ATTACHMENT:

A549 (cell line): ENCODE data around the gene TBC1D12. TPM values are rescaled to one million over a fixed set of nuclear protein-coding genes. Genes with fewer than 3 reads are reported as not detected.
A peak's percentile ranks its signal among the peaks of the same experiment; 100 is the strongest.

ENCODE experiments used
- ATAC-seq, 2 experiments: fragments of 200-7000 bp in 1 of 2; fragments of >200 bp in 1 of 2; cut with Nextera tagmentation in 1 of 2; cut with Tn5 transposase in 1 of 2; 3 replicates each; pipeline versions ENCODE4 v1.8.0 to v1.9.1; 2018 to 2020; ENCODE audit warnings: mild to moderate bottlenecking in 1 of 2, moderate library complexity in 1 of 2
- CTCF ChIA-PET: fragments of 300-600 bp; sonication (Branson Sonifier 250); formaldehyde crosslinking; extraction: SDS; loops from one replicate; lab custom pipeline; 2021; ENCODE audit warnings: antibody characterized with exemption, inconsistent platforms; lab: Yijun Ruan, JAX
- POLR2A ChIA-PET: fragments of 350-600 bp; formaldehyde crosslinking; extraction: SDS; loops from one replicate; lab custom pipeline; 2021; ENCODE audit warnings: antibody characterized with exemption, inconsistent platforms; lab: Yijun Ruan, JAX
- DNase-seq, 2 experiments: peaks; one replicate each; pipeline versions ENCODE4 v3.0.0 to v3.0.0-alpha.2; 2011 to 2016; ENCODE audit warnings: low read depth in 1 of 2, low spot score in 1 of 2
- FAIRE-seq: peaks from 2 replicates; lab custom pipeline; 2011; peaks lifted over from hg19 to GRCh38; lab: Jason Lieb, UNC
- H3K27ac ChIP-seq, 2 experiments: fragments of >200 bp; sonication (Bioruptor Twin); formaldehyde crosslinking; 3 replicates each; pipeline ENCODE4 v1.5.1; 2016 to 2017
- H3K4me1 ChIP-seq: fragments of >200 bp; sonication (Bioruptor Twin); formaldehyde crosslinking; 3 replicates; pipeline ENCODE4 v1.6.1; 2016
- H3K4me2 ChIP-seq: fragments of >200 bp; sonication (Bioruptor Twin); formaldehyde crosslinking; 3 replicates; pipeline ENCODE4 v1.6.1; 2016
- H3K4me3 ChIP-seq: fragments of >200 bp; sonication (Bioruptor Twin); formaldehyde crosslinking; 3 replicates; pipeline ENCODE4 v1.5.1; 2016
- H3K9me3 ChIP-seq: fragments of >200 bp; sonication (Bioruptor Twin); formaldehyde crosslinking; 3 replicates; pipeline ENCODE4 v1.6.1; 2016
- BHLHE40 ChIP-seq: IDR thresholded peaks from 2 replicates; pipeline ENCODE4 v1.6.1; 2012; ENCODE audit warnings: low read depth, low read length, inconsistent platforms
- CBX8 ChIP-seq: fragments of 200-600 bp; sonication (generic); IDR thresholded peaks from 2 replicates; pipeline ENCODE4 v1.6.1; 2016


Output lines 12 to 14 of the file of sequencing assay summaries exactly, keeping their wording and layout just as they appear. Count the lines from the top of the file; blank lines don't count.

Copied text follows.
- H3K4me3 ChIP-seq: fragments of >200 bp; sonication (Bioruptor Twin); formaldehyde crosslinking; 3 replicates; pipeline ENCODE4 v1.5.1; 2016
- H3K9me3 ChIP-seq: fragments of >200 bp; sonication (Bioruptor Twin); formaldehyde crosslinking; 3 replicates; pipeline ENCODE4 v1.6.1; 2016
- BHLHE40 ChIP-seq: IDR thresholded peaks from 2 replicates; pipeline ENCODE4 v1.6.1; 2012; ENCODE audit warnings: low read depth, low read length, inconsistent platforms